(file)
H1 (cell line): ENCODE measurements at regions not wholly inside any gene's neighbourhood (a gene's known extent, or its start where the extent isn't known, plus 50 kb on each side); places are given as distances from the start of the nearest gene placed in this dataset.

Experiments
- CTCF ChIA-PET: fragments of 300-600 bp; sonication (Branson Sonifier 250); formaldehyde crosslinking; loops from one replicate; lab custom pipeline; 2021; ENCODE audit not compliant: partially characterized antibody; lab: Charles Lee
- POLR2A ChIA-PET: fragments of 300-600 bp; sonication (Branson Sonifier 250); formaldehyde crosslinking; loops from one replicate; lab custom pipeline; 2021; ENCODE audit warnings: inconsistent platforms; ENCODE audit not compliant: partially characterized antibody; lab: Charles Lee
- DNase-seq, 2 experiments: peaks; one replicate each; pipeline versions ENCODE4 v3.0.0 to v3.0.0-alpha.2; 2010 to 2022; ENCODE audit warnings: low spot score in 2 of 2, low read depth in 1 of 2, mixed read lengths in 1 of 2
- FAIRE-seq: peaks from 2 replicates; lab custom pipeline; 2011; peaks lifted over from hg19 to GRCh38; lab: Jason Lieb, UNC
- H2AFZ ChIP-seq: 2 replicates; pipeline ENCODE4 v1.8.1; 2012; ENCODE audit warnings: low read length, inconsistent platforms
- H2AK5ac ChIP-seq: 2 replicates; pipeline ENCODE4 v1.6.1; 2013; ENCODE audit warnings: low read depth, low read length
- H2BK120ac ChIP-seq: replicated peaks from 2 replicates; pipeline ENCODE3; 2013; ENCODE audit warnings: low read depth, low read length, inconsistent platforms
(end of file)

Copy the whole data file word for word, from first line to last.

H1 (cell line): ENCODE measurements at regions not wholly inside any gene's neighbourhood (a gene's known extent, or its start where the extent isn't known, plus 50 kb on each side); places are given as distances from the start of the nearest gene placed in this dataset.

Experiments
- CTCF ChIA-PET: fragments of 300-600 bp; sonication (Branson Sonifier 250); formaldehyde crosslinking; loops from one replicate; lab custom pipeline; 2021; ENCODE audit not compliant: partially characterized antibody; lab: Charles Lee
- POLR2A ChIA-PET: fragments of 300-600 bp; sonication (Branson Sonifier 250); formaldehyde crosslinking; loops from one replicate; lab custom pipeline; 2021; ENCODE audit warnings: inconsistent platforms; ENCODE audit not compliant: partially characterized antibody; lab: Charles Lee
- DNase-seq, 2 experiments: peaks; one replicate each; pipeline versions ENCODE4 v3.0.0 to v3.0.0-alpha.2; 2010 to 2022; ENCODE audit warnings: low spot score in 2 of 2, low read depth in 1 of 2, mixed read lengths in 1 of 2
- FAIRE-seq: peaks from 2 replicates; lab custom pipeline; 2011; peaks lifted over from hg19 to GRCh38; lab: Jason Lieb, UNC
- H2AFZ ChIP-seq: 2 replicates; pipeline ENCODE4 v1.8.1; 2012; ENCODE audit warnings: low read length, inconsistent platforms
- H2AK5ac ChIP-seq: 2 replicates; pipeline ENCODE4 v1.6.1; 2013; ENCODE audit warnings: low read depth, low read length
- H2BK120ac ChIP-seq: replicated peaks from 2 replicates; pipeline ENCODE3; 2013; ENCODE audit warnings: low read depth, low read length, inconsistent platforms